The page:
President Donald Trump, on Wednesday, confirmed that the United States has nuclear weapons in Turkey. Trump was asked about at the White House those weapon’s security after Turkey has gone against U.S. wishes by invading northern Syria after Trump ordered Uto withdraw U.S. troops from the region.
However, he has not completely confirmed that the weapons were there, but he went along with the premise, saying that “we’re confident” they’ll be safe “and we have a great airbase there – a very powerful airbase.”
The U.S. government officials have long avoided disclosing or even confirming widely believed locations of U.S. nuclear weapons. Kingston Reif, the director for disarmament and threat reduction policy at the Arms Control Association, said that “As a matter of policy, the Defense Department does not comment on the presence of nuclear weapons in Turkey or anywhere else in Europe.”
Jessica Varnum, deputy director at the Middlebury Institute of International Studies’ James Martin Center for Nonproliferation Studies stated, “U.S. and NATO officials do not, as a matter of policy, confirm the existence, locations or numbers of tactical nuclear weapons deployed in Europe.”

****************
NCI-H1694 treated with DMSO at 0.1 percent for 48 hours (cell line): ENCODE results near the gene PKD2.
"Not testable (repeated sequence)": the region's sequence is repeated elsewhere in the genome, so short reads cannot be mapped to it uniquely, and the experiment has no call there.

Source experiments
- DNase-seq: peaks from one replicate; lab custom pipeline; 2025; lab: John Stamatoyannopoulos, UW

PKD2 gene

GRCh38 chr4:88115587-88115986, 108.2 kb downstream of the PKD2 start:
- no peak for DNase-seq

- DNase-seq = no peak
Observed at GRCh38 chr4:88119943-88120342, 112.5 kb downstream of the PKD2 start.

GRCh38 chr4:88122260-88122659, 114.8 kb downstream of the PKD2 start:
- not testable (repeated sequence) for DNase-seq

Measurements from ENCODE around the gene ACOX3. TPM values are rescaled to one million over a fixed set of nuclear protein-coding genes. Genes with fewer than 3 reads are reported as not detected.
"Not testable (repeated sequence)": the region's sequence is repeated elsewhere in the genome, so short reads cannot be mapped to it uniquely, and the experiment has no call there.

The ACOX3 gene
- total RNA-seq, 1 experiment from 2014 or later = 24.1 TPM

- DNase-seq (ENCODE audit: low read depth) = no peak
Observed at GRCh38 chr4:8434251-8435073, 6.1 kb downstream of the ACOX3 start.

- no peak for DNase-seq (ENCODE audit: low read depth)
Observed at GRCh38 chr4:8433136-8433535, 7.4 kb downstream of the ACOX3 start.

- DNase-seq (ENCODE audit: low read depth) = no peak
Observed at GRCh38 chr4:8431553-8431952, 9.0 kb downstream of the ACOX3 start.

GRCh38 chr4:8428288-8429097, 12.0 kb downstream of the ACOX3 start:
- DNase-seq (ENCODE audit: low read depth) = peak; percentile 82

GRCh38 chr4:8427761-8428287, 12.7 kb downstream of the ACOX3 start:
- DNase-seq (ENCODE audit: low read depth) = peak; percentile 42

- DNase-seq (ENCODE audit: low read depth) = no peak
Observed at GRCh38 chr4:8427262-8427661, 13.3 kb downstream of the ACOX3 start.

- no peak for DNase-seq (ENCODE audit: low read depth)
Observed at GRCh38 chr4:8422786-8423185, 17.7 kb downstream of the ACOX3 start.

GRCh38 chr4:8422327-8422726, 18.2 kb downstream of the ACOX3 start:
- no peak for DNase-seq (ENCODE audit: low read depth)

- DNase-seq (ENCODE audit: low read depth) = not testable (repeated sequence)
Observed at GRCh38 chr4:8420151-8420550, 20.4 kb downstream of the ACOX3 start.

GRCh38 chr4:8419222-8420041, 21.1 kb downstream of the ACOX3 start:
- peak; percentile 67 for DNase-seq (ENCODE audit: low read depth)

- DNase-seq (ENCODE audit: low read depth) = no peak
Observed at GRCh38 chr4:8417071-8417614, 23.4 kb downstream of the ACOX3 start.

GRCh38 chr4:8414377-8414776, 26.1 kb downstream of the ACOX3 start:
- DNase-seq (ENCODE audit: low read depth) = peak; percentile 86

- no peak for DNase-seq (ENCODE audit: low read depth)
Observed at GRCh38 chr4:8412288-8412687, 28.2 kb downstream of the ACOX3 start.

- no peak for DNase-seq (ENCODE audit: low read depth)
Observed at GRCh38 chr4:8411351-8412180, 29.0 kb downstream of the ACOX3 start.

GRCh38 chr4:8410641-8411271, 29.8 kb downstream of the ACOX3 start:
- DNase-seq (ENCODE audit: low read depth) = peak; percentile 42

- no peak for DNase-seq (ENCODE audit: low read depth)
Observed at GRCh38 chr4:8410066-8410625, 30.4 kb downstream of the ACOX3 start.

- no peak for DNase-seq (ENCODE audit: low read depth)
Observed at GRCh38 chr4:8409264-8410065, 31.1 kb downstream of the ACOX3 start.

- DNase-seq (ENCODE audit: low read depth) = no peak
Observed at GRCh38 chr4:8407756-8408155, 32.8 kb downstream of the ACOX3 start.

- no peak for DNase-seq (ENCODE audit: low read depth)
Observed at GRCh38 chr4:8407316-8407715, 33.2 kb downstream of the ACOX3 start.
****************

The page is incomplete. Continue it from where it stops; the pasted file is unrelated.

However, in Turkey, the existence of the weapons is not exactly a secret. Reif stated that “the Air Force, in its fiscal year 2015 budget request, noted the presence of ‘special weapons’ at ‘storage sites in Belgium, Germany, Italy, the Netherlands, and Turkey.”‘ As per other experts, it is not an easy matter to hide such weapons.
A NATO-affiliated body, last July published a document that confirmed that nuclear weapons were being housed in those same five countries. The document from a Canadian senator for the Defense and Security Committee of the NATO Parliamentary Assembly said the U.S. nukes were in Incirlik in Turkey.
Vipin Narang, a nuclear proliferation expert at M.I.T., said: “Incirlik is Turkey’s airbase, not ours.”
“And that is essentially the problem. We store these nuclear weapons in secure vaults on a Turkish airbase, where we either have to secure them under the present circumstances or bring transport aircraft to the base, move them on a Turkish airbase and then fly them out of Turkish airspace if we wanted to extract them,” he added.
“Under the present circumstances, that is not a simple logistical or security feat.”
“If the Air Force found a new nation willing to host the nukes, James said, it would have to take ‘the greatest of care’ in their removal and transport. If the receiving base did not have the facilities or security necessary, James said, it would require a significant construction effort. And NATO would likely be involved.”